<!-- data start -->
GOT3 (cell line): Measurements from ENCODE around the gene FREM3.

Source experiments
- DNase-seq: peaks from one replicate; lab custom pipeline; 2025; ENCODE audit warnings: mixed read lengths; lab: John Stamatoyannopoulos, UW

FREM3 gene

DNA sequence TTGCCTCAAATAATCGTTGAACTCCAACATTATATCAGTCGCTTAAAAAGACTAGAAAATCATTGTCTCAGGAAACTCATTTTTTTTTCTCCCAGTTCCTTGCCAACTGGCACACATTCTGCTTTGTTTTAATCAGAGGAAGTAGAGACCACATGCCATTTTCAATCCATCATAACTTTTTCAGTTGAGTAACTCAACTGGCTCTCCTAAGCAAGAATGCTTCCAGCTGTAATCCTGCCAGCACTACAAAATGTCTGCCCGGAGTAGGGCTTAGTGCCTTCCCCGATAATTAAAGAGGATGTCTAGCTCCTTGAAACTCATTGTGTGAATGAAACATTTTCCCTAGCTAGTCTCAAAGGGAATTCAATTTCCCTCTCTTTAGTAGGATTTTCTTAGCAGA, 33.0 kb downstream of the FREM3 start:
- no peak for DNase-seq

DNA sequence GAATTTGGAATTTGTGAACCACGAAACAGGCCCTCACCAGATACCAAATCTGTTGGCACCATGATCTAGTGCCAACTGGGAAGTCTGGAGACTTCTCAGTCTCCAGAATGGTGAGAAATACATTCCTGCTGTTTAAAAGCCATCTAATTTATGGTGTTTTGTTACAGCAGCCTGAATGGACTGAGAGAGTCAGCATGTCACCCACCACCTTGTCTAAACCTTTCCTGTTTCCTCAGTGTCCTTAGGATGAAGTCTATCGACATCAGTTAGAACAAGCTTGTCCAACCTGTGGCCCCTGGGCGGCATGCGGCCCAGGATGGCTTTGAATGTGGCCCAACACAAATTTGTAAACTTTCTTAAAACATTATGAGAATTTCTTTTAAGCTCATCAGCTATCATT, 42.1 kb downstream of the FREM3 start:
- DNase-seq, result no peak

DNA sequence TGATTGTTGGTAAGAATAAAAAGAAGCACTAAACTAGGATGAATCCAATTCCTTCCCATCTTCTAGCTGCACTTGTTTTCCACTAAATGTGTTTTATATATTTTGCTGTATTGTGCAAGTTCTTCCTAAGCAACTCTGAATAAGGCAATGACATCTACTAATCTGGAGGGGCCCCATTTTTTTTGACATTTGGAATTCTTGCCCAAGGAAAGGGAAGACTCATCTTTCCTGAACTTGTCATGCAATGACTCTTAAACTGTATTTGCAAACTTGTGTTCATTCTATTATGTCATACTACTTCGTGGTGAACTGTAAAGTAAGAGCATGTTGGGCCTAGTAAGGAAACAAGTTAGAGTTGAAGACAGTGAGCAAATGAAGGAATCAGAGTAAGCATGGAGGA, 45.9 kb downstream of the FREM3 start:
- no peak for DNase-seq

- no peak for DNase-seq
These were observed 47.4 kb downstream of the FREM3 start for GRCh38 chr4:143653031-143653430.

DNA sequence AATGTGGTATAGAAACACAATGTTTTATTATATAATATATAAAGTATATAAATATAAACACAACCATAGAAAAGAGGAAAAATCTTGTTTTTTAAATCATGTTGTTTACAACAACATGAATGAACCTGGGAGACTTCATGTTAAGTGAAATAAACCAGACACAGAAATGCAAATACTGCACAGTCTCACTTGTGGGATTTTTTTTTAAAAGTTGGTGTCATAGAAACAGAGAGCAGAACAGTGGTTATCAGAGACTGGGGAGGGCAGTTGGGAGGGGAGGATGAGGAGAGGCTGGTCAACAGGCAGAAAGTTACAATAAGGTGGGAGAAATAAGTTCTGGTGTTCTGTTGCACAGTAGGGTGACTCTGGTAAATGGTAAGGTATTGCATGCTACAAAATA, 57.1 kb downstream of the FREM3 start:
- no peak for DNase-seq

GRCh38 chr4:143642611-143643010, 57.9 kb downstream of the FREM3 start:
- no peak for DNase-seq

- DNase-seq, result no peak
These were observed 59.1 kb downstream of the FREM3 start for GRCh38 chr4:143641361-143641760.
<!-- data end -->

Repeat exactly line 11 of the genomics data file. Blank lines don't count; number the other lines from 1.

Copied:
- no peak for DNase-seq